Higher education will have to be more accountable for its performance and more open to consumers about the actual cost of attending a college, and help people make easier comparisons among institutions, in order to succeed as the nation's economic engine, says a new report from two nonprofit think tanks here.
Two major voluntary efforts under way to measure and report colleges' costs and academic effectiveness are inadequate, and provide parents and students with too little information to make informed choices about where they will get the most from their tuition dollars, say researchers at the two organizations, the libertarian-leaning American Enterprise Institute, and Education Sector, which is a proponent of reforming higher education
And without a more thorough and open form of accountability, institutions will not have any incentive to make the changes that will improve students' success, concludes the report, "False Fronts? Behind Higher Education's Voluntary Accountability Systems."
"If existing flaws are not resolved, the nation runs the risk of ending up in the worst of all worlds: the appearance of higher education accountability without the reality," the authors say.
The two voluntary systems criticized in the study are the University and College Accountability Network, begun in September 2007 by the National Association of Independent Colleges and Universities to provide information about private colleges, and the Voluntary System of Accountability, which gives information about public colleges and is maintained by the American Association of State Colleges and Universities and the Association of Public and Land-Grant Universities.
Both systems are online tools that provide profiles of institutions that choose to participate, sharing information on costs of attendance, enrollment, student engagement, and academic achievement.
But the report criticizes the private-college accountability network as "essentially a repackaging of data that are available elsewhere."
"While its search engine does accommodate institutional comparisons on the basis of student characteristics (e.g., SAT scores), graduation and retention rates, and college costs, it does not obligate institutions to gather or reveal any data that are not already available elsewhere," the report concluded about the network, which is called U-CAN.
David L. Warren, president of the independent-college association, said "the report largely misses the point of U-CAN."
"The study criticizes the U-CAN's repackaging of existing data, without acknowledging that consumers historically do not know where to find this information in a consumer-friendly format," he said. Mr. Warren added that the number of colleges participating has grown from 440 in 2007 to more than 700 today.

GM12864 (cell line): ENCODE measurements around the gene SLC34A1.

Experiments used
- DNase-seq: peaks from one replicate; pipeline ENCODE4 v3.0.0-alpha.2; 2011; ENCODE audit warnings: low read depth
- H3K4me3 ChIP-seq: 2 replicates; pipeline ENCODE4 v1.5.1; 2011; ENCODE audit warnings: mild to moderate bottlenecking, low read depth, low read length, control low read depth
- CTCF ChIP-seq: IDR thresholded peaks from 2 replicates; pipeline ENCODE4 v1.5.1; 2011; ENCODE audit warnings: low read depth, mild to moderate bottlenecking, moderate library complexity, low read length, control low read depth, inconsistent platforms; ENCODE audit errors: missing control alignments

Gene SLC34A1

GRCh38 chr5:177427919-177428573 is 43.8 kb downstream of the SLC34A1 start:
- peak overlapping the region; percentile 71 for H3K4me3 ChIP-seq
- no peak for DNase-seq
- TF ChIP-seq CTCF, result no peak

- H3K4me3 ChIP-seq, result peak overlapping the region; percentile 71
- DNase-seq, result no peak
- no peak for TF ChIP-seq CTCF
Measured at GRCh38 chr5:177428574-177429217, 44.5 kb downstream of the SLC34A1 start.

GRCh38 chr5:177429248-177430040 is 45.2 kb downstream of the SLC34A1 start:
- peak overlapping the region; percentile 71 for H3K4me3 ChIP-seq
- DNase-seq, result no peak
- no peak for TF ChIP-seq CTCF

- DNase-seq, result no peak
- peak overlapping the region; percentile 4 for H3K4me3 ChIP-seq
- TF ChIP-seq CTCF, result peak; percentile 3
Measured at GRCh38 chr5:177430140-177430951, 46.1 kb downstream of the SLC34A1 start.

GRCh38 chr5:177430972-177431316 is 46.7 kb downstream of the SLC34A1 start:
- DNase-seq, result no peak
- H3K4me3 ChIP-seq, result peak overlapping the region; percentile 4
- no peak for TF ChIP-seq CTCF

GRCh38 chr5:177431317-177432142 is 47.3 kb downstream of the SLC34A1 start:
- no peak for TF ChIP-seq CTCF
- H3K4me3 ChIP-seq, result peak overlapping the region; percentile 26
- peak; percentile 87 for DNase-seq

Limited Search Tools
By comparison, Tuesday's report said the accountability system for public colleges is "a legitimate effort to provide students with important information about how much college costs and the education students receive in return." But that system is also limited, the authors say, because it does not allow side-by-side comparisons, and users "cannot search for schools that share a set of characteristics—admissions selectivity, cost, average time to degree—nor can they easily rank schools on any of the criteria that they might want to."
In addition, many institutions perceived to be at the top or bottom of the quality scale do not participate in the accountability system and have no incentive to do so, the report says.
Christine M. Keller, executive director of the Voluntary System of Accountability, says the participation of two-thirds of the members of the sponsoring associations is one sign that the effort is succeeding.
But the system is still in its early stages, and some of the measures being used to measure institutions' performance are still evolving. For example, the information on tuition and fees will be changed in the next few months, to match new federal standards for the cost information that colleges will have to begin reporting on their Web sites within the next two years.
In addition, the associations are beginning to offer workshops and other opportunities for system participants to learn how to use the data they're collecting to improve the college experience for students, she said.
Both the public and private accountability systems were developed after a controversial report from a panel formed by then-Education Secretary Margaret Spellings, who served under President George W. Bush. The report, released in 2006, criticized the "lack of clear, reliable information about the cost and quality of postsecondary institutions."
And the change in presidential administrations has not lessened the need for accountability, the report says, because President Obama, a Democrat, has set a goal of having the nation become a world leader in the rate of citizens who earn postsecondary degrees or certificates.